Author Topic: Starter versus Yeast  (Read 2184 times)

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Offline Luciano

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Starter versus Yeast
« on: June 09, 2008, 12:26:49 PM »
I have been making Neapolitan style pizza's in my WFO for the past year with good success.  When I make my dough, I am utilizing Caputo 00, water, sea salt and ADY.  I have been keeping my hydration rate around 63% and do all my measurements by weight (grams).  I have been reading for some time now about a natural starter versus a commercial yeast.  Most of the posts I have read really state that the starter provides a nice texture and taste to the dough.

The one question I have is there any easy way to calculate how much starter to use versus yeast?  For example.........if I use 6 grams of yeast currently, what does that translate to for amount of starter required for a 4 hour rise?  Would greatly appreciate anyone's input and look forward to more posts and replies to a great forum.


Offline Pete-zza

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Re: Starter versus Yeast
« Reply #1 on: June 09, 2008, 01:02:26 PM »
Luciano,

You might take a look at Reply 5 at http://www.pizzamaking.com/forum/index.php/topic,5894.msg50534.html#msg50534. Also note the link at the bottom of the post.

Peter

Offline Pizza_Not_War

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Re: Starter versus Yeast
« Reply #2 on: June 09, 2008, 01:06:48 PM »
Luciano,

My starter could not do a four hour rise that would make a good pizza. I prefer at least a 18-24 hour rise @ 60 degrees or so for flavor development and a light airy crust. If I needed same day dough I would be inclined to use ADY/IDY as you are doing. I currently use anywhere from 5 -10 % of starter in my dough.

See Pete-zza's post for how to calculate.

PNW

Offline Luciano

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Re: Starter versus Yeast
« Reply #3 on: June 09, 2008, 01:17:27 PM »
Gentlemen,

Thanks for the quick replies.  The only concern I have is I am planning on purchasing a pre-mixed starter.  Would that not change the equation then?  I love the calculator, and see it as a big asset, but it seems to be tailored to making your own starter.  Any further advice?

Offline scott r

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Re: Starter versus Yeast
« Reply #4 on: June 09, 2008, 03:16:06 PM »
If you are talking about fermented treasures pre activated starters, beware.  I had a horrible experience with that company, maybe the worst customer service ever!  In the end my culture showed up old and unusable, and they would not send another or refund my money.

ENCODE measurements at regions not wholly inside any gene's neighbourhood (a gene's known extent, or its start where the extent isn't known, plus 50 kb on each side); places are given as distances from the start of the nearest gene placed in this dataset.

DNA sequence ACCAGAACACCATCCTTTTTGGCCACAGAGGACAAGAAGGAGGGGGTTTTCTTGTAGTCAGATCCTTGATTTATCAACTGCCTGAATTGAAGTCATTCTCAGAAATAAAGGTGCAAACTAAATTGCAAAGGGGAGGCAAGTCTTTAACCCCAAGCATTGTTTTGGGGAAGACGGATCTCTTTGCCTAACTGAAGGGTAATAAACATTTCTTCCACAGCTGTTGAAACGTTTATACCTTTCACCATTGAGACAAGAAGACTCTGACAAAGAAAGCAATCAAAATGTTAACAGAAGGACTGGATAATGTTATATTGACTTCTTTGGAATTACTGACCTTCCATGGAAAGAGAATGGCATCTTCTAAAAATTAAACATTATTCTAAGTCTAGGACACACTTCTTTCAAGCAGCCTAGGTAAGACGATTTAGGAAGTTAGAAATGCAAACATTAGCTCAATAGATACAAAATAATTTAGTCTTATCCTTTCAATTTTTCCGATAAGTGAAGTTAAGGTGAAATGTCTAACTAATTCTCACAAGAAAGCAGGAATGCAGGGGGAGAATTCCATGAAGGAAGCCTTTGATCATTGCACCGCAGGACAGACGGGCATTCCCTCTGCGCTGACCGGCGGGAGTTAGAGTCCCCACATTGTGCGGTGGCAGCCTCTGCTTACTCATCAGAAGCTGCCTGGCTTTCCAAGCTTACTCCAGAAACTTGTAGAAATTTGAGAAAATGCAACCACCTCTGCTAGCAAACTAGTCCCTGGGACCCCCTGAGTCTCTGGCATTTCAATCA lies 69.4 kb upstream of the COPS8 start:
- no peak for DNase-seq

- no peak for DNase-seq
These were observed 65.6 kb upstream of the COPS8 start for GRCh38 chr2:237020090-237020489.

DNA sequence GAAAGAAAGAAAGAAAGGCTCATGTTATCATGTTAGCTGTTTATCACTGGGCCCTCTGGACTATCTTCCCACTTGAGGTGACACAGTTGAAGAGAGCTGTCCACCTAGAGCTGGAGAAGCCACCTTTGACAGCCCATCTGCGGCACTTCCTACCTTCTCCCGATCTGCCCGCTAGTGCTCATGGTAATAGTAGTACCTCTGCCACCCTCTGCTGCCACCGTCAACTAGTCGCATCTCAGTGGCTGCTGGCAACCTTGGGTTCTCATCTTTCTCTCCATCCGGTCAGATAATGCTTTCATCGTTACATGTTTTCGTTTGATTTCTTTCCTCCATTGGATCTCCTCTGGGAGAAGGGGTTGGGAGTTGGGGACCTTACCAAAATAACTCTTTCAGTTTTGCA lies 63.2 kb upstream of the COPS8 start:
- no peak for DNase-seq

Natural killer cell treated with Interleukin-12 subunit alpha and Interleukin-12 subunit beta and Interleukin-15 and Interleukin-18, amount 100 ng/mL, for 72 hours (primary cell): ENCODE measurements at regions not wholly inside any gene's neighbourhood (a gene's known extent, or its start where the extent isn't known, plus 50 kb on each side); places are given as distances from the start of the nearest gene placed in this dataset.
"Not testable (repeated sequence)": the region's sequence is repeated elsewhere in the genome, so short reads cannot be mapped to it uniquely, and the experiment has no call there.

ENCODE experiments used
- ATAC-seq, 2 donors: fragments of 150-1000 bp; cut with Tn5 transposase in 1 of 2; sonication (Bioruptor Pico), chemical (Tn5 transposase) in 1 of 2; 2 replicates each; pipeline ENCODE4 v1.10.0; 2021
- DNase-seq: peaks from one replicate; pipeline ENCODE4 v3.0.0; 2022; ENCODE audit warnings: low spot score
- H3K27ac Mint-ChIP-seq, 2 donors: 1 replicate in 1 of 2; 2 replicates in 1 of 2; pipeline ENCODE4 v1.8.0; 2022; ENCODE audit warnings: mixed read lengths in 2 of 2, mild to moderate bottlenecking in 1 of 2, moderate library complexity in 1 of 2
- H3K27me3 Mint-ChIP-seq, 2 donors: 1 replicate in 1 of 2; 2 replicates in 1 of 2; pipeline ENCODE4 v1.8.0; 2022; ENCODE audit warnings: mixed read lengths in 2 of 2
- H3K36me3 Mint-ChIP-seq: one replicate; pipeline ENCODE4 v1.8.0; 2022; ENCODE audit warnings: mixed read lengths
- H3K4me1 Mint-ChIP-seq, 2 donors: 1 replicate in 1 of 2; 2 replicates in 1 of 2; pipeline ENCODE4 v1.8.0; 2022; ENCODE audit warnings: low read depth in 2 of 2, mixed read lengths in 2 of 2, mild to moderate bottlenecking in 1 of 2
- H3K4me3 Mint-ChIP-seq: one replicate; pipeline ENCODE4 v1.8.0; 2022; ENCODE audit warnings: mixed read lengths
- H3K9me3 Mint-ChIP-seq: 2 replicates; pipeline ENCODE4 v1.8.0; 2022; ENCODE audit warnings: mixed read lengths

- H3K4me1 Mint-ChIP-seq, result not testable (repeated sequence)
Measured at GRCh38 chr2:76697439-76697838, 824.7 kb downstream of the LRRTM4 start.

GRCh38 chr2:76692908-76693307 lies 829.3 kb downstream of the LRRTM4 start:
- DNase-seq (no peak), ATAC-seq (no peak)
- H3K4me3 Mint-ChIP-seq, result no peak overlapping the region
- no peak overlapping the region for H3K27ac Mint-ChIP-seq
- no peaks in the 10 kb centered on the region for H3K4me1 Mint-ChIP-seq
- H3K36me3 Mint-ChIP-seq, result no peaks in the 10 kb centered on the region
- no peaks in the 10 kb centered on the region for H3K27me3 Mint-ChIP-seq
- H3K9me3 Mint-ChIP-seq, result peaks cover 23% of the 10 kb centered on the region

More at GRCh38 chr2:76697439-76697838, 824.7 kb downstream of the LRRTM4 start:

Pizza not war, what happened when you had trouble with a 4 hour crust and a starter.  I have done this a number of times and it is always superior to a 4 hour commercial yeasted rise.  I have always used enough starter to make sure the dough doubles within the 4 hour time frame, so I am wondering if you didn't use enough starter, or if maybe your starter was not activated properly.

Offline Pizza_Not_War

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Re: Starter versus Yeast
« Reply #5 on: June 09, 2008, 03:32:40 PM »
Pizza not war, what happened when you had trouble with a 4 hour crust and a starter.  I have done this a number of times and it is always superior to a 4 hour commercial yeasted rise.  I have always used enough starter to make sure the dough doubles within the 4 hour time frame, so I am wondering if you didn't use enough starter, or if maybe your starter was not activated properly.

Scott,

LOL - I plead ignorance. I most likely did not use enough starter - please tell me a good % for a 4 hour rise. As to the activation level, I have recently started honing in on the proper methods of getting it active enough for bread making and therefore moving that technique to pizza should be easy. I guess in the end, I am not sure if I need to do it so fast.

Thanks

PNW


Luciano:
King Arthur sells LA-2 & LA-4 starters as I recall. I have not used them but have read of good results with bread baking. One of the well known authors uses them - I forgot who (maybe Rose Levy Beranbaum)

Offline scott r

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Re: Starter versus Yeast
« Reply #6 on: June 10, 2008, 03:37:22 AM »
Scott,

LOL - I plead ignorance. I most likely did not use enough starter - please tell me a good % for a 4 hour rise. As to the activation level, I have recently started honing in on the proper methods of getting it active enough for bread making and therefore moving that technique to pizza should be easy. I guess in the end, I am not sure if I need to do it so fast.

Try about 20% with a good fast riser like the cammadoli and a decently warm room.  Good luck my friend!


 

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